For many years, PHP was my go-to programming language. When I first delved into PHP, I was overwhelmed by the ubiquity of the programming language on various major and minor websites. PHP was flexible and efficient, especially the way the programming language handled variables declarations. Unlike Java, you did not have to write long pieces of code to initialize a variable.
PHP did not even require declaring the type of variable in the first place! Furthermore, PHP's ability to handle MySQL databases brought in a new possibility of developing dynamic websites with ease. Because PHP and MySQL were free, I was able to play with various web applications--including blogs and content management systems--with my heart's content.
Eventually, I had several websites up that were mostly blog-like. I used the online platform powered by PHP and MySQL to publish my writings. My writings back then were not spectacular, but I was driven by two goals to run my online writing repository. First, I wanted to improve my writing skills through regular writing exercises. Second, I wanted to publish my writing to participate in the ongoing civil discourse that various blogging websites were involving in online. Using my PHP/MySQL skills, I was able to publish my essays online and interact with other independent blogs.
Times have changed
After Facebook became mainstream, networks of independent blogs began to disappear as people migrated to existing social media platforms to publish their thoughts. Most active blogs are no longer maintained by independent individuals. Instead, today's popular blogs are run by a group of professional writers working for a company. The professionalism of blog writing contributes to the increase in the writing standards of blog posts at the expense of the independent thought and spirit behind the writings.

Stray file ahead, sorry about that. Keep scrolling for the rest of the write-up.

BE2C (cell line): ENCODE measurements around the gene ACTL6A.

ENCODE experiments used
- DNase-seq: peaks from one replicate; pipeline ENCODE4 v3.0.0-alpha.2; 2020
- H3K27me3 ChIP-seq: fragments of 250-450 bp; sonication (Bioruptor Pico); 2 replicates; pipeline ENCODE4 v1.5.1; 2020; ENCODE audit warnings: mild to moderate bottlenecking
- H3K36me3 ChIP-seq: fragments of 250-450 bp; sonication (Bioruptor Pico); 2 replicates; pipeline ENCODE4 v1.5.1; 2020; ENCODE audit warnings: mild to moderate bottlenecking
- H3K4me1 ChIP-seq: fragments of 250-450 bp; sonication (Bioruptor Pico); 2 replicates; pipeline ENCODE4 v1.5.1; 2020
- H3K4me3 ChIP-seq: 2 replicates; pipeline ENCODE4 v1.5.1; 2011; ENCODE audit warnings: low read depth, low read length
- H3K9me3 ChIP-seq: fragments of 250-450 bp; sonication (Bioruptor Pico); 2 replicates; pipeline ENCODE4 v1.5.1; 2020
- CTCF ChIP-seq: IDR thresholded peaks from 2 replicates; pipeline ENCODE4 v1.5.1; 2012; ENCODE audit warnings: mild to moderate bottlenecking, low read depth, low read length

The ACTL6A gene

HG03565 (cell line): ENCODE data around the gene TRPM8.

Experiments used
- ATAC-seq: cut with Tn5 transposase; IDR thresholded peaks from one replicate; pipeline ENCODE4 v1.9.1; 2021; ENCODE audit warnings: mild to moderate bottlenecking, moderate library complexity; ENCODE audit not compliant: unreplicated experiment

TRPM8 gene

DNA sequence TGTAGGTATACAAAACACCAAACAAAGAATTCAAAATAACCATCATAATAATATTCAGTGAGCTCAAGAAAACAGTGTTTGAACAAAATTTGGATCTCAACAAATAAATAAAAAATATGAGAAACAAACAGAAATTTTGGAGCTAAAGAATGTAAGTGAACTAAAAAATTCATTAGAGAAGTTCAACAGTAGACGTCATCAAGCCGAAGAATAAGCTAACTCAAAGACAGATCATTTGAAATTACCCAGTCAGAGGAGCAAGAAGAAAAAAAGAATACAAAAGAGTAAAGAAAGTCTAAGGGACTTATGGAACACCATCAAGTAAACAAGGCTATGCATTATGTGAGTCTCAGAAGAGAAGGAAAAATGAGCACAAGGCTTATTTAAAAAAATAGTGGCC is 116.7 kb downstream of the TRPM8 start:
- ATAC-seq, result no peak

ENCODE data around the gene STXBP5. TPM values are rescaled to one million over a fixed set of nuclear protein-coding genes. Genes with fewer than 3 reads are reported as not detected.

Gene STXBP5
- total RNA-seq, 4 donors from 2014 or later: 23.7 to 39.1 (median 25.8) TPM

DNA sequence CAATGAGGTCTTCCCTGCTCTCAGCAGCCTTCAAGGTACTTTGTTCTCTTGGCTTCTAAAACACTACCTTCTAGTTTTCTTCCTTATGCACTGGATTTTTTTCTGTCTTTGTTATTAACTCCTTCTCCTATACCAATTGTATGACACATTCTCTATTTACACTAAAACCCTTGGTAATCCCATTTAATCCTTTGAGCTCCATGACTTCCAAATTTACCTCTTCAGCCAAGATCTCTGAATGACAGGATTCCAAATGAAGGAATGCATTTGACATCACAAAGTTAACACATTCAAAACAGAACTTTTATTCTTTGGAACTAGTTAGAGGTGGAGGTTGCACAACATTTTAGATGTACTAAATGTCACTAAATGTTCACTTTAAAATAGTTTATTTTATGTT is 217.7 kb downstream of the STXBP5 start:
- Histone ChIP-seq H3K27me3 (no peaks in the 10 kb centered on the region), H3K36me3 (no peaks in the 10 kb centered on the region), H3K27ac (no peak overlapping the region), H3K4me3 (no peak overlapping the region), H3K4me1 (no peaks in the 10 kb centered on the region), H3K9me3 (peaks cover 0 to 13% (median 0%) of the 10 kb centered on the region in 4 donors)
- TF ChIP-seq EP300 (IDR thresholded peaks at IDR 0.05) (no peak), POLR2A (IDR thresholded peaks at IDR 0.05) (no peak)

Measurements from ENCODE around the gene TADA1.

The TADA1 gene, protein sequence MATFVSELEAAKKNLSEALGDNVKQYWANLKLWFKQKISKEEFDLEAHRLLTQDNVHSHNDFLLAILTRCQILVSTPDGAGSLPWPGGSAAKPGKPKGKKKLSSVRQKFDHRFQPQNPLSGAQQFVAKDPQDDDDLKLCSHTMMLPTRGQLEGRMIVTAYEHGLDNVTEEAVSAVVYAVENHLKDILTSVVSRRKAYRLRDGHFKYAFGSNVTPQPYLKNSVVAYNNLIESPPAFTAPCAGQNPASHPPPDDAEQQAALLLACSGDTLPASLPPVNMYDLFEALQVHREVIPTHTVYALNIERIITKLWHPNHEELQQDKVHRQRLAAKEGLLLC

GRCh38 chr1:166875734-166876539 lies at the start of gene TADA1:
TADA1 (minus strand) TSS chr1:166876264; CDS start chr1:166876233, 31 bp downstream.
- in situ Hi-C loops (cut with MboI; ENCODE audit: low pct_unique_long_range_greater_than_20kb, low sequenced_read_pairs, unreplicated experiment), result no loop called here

From the technical front, security vulnerabilities of PHP/MySQL applications and PHP codebase itself made it costly, in the medium term, to self-host dynamic websites. It was not within best practices to leave your PHP website online without regularly checking and applying the latest security patches. The independent blogosphere is quieter while the chatter within the social media networks is getting louder.
Restarting the writing path
As we pass through the middle of 2019, I want to try something. I want to restart my online writing practice to improve my writing and to enjoy the collected state of mind that is brought in from preparing and publishing short essays. Using this renewed writing exercise, I am trying to take time away from my consumption of the short, ephemeral content hosted on major social media networks. I think the prolonged exposure to click-bait contents have negatively affected my short-attention-span.
From the programming standpoint, I am going to manage my online essay publishing by using a static website powered by Pelican. Pelican is a python program that generates a full static (i.e. html) website based on the text content I provide. Unlike a dynamic website, a static website (such as the ones generated by Pelican) does not require continuous security maintence on the website's code, because there are only static files on the webserver for the world to view. The low maintenance required by Pelican promises a platform where I can focus mostly on the writing and less on technical maintenance.
There is a lot of thought I want to write about, and I look forward to publishing them here on DayMindXPression. I will be focusing on setting up Pelican (e.g., preparing the template system) and transferring my old writings to the new online platform in the next coming days. Later on, expect new essays on a variety of topics that have been quietly interesting to me.